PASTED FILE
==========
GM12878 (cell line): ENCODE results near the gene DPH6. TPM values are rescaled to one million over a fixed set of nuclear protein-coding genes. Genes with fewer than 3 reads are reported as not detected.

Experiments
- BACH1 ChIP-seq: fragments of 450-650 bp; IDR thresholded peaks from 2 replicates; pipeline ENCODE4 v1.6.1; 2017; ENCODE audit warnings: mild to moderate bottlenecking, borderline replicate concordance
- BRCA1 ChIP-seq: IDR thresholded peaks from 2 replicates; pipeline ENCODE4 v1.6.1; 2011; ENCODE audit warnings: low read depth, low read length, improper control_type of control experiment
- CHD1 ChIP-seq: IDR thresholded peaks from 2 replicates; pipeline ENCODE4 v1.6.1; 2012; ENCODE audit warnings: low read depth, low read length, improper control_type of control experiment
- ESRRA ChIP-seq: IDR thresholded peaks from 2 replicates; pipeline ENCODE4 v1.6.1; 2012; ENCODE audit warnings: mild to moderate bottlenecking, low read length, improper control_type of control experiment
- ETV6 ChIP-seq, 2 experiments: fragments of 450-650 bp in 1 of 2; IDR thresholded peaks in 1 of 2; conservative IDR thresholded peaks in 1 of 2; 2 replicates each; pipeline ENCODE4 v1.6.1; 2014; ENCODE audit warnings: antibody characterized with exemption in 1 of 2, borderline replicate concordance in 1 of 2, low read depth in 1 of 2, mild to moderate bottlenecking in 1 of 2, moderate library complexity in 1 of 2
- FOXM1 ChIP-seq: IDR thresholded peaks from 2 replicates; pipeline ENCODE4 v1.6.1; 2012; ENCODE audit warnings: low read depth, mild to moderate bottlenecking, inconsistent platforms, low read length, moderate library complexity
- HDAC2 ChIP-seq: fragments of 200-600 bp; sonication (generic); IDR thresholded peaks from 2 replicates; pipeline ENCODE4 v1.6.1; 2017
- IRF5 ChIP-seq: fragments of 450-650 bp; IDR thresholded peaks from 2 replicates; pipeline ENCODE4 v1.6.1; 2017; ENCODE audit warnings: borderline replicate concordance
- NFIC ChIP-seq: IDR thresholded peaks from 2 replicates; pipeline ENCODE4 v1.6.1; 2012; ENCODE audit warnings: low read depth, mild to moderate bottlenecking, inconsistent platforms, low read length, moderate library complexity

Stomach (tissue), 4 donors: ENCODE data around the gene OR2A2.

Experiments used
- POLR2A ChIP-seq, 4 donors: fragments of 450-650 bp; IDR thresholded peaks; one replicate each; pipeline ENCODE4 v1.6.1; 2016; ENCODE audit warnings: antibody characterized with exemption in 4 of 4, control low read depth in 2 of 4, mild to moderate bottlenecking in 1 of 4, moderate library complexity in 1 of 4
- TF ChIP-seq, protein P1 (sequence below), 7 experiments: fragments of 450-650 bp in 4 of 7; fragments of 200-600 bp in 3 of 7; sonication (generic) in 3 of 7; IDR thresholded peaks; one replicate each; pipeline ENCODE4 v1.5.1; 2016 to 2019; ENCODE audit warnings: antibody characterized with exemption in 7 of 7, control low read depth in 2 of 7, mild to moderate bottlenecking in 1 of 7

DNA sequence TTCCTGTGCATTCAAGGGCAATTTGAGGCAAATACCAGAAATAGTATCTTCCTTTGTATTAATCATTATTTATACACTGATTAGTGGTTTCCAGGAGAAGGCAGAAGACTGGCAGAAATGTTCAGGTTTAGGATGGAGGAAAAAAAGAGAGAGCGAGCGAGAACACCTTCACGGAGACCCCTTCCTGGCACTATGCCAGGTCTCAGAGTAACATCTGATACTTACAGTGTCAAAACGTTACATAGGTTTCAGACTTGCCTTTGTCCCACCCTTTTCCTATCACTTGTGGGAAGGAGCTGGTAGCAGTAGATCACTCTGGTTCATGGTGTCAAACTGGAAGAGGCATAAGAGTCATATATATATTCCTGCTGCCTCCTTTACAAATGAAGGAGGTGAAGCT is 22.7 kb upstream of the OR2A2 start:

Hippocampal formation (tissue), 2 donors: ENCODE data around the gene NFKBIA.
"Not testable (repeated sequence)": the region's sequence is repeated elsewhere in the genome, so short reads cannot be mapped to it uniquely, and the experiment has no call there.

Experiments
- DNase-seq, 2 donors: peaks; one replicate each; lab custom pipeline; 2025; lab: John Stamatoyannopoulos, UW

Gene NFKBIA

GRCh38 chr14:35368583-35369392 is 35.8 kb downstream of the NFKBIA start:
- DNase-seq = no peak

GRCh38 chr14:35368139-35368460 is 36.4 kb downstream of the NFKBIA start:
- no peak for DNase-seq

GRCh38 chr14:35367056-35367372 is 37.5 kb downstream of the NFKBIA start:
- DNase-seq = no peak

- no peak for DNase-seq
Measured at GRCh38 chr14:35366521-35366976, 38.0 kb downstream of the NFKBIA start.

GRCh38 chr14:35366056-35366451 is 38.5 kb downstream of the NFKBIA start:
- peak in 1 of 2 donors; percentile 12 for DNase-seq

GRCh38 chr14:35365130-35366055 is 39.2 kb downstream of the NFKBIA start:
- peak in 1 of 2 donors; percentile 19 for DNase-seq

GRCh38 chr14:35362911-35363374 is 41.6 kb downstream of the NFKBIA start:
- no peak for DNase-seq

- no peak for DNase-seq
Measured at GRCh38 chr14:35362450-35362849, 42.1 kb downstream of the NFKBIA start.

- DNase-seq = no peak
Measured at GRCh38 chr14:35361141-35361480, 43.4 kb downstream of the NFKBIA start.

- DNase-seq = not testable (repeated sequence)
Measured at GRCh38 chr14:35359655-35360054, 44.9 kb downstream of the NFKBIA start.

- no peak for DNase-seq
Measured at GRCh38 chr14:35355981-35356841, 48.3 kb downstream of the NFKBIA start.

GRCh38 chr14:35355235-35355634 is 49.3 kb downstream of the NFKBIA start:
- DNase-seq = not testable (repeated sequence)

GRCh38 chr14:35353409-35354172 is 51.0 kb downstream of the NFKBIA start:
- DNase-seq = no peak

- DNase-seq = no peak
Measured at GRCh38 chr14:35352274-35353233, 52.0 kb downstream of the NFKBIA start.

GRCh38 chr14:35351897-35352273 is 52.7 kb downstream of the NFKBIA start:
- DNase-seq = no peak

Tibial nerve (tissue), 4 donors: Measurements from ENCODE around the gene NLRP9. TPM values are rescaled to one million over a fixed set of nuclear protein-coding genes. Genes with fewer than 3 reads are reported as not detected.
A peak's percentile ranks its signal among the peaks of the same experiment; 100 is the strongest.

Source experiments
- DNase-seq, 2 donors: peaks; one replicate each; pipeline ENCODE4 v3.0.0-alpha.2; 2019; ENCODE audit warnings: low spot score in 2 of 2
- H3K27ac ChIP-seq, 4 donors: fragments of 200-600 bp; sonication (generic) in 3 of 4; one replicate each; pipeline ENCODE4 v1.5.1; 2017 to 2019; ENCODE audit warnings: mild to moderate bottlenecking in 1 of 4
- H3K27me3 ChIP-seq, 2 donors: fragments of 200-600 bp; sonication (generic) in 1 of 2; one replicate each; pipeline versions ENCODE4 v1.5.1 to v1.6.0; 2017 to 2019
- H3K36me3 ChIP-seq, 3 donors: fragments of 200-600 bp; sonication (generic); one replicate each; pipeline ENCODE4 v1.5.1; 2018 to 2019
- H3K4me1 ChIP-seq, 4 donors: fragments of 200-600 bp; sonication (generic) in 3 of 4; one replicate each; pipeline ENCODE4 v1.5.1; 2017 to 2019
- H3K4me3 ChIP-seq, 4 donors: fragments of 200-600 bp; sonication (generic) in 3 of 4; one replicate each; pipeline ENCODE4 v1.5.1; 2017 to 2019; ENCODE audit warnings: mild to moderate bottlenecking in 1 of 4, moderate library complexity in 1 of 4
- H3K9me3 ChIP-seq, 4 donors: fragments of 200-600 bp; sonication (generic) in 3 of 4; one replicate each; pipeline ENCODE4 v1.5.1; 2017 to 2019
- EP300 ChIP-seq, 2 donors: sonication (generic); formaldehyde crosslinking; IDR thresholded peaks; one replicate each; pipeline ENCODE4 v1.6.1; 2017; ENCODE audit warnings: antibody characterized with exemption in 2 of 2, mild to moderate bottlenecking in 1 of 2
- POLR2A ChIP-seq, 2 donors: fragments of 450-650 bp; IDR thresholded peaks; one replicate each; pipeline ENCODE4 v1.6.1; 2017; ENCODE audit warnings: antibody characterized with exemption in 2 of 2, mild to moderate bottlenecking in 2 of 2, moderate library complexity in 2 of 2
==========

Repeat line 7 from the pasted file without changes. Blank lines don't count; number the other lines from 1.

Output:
- ETV6 ChIP-seq, 2 experiments: fragments of 450-650 bp in 1 of 2; IDR thresholded peaks in 1 of 2; conservative IDR thresholded peaks in 1 of 2; 2 replicates each; pipeline ENCODE4 v1.6.1; 2014; ENCODE audit warnings: antibody characterized with exemption in 1 of 2, borderline replicate concordance in 1 of 2, low read depth in 1 of 2, mild to moderate bottlenecking in 1 of 2, moderate library complexity in 1 of 2